Camp Devens, Mass.,
My dear Brother:-
Of course you have heard since coming home the terrible, awful disappointment I am and will go under for the next few days. My ambition is very low, and not only must we remain in camp, but another case of measles developed this morning, so we must remain in barracks another two weeks, making five weeks in a stretch. We will be ready for the bug-house by then. I guess I could stand the disappointment fairly well, but oh! I know mother will feel so very bad, but I thank Almighty God you will be with her for a few days. I had planned so for those four days, that now I'm heart-sick over everything, all interest seems entirely gone.
What I am writing this letter specifically for is this Win. I believe that check from the Boston Bank, for mother's Christmas present, is being held by Elbert Marso. I told him that when it came, for him to hold it out until either you or I got it from him. He was to let me know when it came but I have not heard from him as yet. If you get it you can either give it to mother immediately or on Christmas morning. I had rather you give it to her Christmas morning, and explain to her all about it. I will write mother Sunday, so she can get a letter from me Christmas Day, and I'll explain the check to her and what it's meant for. Now, Win, the Barnards, at least Doris, is planning I guess to come up Tuesday, as I can't get home, and what I want to say is that if they come by auto and ask you and mother to come up with them I hope you will. But I'm afraid mother won't be able to come and don't leave her home alone, will you? I long to see you Win, but mother should not be left alone. Of course Doris may not come by auto, and may by train. I amd going to write her tonight and tell her she had better not come, as it would break up her day and it's a long trip.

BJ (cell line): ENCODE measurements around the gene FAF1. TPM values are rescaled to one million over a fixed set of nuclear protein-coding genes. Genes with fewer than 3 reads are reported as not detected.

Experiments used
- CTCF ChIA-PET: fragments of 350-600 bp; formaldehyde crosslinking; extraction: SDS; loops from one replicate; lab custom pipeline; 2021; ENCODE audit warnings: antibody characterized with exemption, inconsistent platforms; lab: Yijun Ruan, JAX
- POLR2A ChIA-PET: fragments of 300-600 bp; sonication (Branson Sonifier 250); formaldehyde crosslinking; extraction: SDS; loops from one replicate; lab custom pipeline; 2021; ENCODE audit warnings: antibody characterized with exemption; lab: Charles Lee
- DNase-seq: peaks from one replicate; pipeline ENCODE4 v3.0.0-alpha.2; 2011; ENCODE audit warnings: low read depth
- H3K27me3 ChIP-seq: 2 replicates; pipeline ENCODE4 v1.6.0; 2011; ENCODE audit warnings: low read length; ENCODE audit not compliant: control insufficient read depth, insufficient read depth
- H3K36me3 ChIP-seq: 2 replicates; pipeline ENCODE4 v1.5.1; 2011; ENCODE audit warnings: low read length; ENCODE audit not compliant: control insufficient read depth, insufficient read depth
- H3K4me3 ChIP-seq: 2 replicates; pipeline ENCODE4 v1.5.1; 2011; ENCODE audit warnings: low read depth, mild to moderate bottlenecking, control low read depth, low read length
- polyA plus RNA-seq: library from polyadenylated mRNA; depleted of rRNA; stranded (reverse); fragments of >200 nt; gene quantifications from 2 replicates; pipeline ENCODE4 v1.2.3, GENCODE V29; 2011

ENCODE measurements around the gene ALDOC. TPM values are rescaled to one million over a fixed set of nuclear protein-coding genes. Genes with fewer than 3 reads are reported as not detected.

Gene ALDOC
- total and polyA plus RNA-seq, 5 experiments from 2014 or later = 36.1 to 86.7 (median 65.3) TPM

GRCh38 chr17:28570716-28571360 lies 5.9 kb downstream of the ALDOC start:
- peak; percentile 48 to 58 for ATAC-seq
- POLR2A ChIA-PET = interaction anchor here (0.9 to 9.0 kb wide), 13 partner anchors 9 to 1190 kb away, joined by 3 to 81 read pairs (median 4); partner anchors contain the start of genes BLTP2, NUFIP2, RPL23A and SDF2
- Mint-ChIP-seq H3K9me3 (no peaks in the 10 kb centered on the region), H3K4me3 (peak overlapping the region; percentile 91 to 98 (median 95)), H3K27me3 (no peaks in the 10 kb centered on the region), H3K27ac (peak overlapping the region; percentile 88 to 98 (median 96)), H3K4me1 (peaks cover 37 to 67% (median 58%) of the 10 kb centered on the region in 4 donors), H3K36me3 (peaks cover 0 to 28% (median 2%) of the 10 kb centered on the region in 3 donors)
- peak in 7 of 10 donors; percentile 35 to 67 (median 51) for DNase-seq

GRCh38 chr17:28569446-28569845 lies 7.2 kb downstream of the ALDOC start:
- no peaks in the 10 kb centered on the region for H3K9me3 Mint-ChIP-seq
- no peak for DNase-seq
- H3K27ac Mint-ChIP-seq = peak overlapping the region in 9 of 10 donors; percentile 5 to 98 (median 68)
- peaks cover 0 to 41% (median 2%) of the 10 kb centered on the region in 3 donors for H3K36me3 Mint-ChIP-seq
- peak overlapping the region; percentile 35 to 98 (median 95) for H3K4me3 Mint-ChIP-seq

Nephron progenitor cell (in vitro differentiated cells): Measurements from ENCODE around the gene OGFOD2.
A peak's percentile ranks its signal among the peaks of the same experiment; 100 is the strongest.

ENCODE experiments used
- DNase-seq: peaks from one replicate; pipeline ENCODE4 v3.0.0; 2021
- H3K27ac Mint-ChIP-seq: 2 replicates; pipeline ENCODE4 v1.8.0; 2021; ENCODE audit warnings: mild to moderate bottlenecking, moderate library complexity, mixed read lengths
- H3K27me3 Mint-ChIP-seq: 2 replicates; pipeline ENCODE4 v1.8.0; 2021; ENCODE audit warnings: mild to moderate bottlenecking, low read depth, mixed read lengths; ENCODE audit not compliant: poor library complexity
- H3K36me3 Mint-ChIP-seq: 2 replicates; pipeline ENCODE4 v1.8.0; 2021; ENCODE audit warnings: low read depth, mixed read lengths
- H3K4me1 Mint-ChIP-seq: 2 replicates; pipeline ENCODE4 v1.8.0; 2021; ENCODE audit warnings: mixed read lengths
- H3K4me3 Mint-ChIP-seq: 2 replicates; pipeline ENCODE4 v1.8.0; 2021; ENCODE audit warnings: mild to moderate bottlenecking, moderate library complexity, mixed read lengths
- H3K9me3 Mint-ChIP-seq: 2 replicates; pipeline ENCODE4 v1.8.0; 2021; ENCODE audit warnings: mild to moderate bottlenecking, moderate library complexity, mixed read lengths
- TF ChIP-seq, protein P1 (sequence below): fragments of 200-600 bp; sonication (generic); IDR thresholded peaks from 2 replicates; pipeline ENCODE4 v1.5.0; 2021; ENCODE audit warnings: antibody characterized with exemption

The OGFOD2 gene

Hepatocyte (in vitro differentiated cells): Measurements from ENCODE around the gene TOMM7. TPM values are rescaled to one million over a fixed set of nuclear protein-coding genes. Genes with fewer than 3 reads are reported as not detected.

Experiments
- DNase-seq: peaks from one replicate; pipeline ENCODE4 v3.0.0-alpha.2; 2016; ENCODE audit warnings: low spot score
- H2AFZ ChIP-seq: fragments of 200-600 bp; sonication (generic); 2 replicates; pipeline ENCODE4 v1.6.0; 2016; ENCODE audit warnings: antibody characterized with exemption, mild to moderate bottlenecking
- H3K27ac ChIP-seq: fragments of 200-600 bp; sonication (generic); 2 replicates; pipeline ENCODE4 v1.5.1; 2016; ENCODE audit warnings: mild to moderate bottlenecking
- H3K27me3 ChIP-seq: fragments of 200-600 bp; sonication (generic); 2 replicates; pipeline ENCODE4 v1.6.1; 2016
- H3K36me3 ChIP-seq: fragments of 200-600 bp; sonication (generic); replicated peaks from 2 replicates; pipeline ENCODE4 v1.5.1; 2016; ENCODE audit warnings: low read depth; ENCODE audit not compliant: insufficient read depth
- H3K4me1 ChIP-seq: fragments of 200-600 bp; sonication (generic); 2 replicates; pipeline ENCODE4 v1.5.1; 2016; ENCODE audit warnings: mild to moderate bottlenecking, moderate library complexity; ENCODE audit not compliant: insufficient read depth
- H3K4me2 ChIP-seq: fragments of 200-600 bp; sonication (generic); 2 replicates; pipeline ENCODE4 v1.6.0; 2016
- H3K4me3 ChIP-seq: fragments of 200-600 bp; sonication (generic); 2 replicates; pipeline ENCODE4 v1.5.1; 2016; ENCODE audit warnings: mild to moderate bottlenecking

Our Captain feels badly for us and he announced tonight at supper that he was going to have a Christmas tree for us, and an entertainment is being gotten up for Xmas eve. But it won't be like home.
Mother better be careful and not get cold. You watch out for her while you're home won't you. Stay with mother as long as possible, and I do hope June will come quickly for both you and mother.
Remember Win, don't send me anything for Xmas. Keep your money for yourself. Have you heard from Mrs Osgood.
I'll close now with lots of love to you both. Merry Xmas to you.
Your loving brother
P.S. Tell Elmert Marso I told you to get the check. Perhaps you'll have to send it to me to make it over to mother, so she can cash it. You can send it after Xmas.
Contents Copyright © by Charles R. Dennett.